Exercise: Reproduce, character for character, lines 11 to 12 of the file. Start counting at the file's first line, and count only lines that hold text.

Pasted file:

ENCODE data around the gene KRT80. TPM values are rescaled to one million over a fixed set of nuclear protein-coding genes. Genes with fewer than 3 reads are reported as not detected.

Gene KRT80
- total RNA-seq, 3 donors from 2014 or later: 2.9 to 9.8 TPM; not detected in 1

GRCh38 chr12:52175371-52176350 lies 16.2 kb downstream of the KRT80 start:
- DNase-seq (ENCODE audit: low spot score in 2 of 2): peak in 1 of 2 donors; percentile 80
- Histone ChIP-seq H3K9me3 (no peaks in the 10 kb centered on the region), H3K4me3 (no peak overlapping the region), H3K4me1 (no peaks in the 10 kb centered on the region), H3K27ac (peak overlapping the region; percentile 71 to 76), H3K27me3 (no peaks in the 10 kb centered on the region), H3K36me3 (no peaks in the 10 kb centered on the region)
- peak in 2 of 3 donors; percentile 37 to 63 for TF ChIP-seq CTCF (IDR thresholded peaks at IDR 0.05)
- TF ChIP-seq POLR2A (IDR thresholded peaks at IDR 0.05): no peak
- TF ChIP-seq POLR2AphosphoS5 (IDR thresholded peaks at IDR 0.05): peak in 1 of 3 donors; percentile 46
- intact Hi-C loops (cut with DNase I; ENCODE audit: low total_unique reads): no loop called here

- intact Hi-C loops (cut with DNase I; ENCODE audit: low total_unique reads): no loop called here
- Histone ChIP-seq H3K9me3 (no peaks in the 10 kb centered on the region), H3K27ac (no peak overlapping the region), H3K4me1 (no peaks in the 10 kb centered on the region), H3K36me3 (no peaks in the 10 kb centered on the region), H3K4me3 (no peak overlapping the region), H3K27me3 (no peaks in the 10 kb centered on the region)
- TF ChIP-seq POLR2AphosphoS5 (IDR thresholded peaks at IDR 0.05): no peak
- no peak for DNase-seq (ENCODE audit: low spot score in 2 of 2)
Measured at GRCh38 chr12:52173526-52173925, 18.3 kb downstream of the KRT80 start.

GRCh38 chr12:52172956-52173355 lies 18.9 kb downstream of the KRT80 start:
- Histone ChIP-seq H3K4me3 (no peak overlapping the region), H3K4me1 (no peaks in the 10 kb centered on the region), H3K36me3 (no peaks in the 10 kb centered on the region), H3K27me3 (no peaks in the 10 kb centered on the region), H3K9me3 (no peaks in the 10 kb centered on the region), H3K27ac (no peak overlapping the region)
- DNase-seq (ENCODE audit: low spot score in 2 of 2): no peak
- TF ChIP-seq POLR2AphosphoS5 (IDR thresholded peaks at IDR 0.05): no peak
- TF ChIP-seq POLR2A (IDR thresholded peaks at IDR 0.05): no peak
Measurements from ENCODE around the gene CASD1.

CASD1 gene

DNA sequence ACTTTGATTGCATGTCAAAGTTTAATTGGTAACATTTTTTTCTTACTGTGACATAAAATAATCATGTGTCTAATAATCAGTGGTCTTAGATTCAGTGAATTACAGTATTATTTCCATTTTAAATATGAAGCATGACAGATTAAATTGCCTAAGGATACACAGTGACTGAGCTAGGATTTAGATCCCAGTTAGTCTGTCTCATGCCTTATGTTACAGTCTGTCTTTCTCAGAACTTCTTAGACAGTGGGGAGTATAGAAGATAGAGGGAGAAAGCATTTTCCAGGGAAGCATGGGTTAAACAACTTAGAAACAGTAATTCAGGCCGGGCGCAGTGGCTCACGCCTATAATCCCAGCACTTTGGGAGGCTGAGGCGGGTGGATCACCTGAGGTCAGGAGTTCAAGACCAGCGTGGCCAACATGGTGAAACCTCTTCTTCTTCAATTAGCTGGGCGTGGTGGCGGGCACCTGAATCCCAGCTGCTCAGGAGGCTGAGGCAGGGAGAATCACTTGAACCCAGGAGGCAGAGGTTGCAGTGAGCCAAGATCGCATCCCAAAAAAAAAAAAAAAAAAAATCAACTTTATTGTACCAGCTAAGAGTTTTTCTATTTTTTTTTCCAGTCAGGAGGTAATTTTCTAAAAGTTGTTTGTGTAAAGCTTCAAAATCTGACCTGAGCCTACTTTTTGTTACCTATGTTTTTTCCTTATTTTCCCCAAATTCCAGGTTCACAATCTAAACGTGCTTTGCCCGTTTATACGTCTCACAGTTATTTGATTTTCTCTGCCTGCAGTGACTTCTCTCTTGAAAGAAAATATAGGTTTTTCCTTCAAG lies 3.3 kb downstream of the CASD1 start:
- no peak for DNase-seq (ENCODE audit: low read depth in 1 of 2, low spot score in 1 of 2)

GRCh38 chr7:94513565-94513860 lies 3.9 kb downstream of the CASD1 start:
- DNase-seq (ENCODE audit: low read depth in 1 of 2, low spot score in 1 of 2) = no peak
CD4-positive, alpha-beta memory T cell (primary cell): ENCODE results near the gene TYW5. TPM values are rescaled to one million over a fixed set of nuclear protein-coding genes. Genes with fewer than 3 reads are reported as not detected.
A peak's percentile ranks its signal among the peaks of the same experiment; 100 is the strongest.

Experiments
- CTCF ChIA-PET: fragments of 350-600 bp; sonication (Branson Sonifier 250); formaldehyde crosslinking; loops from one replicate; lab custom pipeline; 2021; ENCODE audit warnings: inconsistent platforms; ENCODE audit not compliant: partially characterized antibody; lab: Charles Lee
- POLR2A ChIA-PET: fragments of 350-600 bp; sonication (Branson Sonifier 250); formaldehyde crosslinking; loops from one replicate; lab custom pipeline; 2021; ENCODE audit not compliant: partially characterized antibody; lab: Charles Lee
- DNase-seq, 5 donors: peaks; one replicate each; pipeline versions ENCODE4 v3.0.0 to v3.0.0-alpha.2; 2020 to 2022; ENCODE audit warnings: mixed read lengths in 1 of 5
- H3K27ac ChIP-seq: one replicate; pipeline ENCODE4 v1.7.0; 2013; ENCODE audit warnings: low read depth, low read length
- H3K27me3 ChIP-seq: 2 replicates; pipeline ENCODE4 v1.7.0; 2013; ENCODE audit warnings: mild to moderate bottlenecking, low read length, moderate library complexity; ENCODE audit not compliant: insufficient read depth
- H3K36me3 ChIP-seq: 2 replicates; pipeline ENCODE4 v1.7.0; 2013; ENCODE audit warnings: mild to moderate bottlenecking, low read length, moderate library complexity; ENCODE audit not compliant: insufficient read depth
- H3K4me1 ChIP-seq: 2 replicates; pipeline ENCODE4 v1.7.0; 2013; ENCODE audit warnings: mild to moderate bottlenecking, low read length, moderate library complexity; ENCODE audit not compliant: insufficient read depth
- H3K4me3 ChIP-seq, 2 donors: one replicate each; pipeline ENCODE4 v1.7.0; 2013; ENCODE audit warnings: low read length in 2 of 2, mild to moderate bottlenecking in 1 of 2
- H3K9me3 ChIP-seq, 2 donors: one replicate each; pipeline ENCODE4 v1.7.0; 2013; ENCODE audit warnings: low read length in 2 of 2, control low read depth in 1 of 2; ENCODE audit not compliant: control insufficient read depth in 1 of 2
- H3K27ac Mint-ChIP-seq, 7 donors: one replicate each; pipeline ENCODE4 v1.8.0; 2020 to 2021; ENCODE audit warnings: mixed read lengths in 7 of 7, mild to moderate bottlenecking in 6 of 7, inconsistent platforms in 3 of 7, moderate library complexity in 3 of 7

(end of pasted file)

- intact Hi-C loops (cut with DNase I; ENCODE audit: low total_unique reads): no loop called here
- Histone ChIP-seq H3K9me3 (no peaks in the 10 kb centered on the region), H3K27ac (no peak overlapping the region), H3K4me1 (no peaks in the 10 kb centered on the region), H3K36me3 (no peaks in the 10 kb centered on the region), H3K4me3 (no peak overlapping the region), H3K27me3 (no peaks in the 10 kb centered on the region)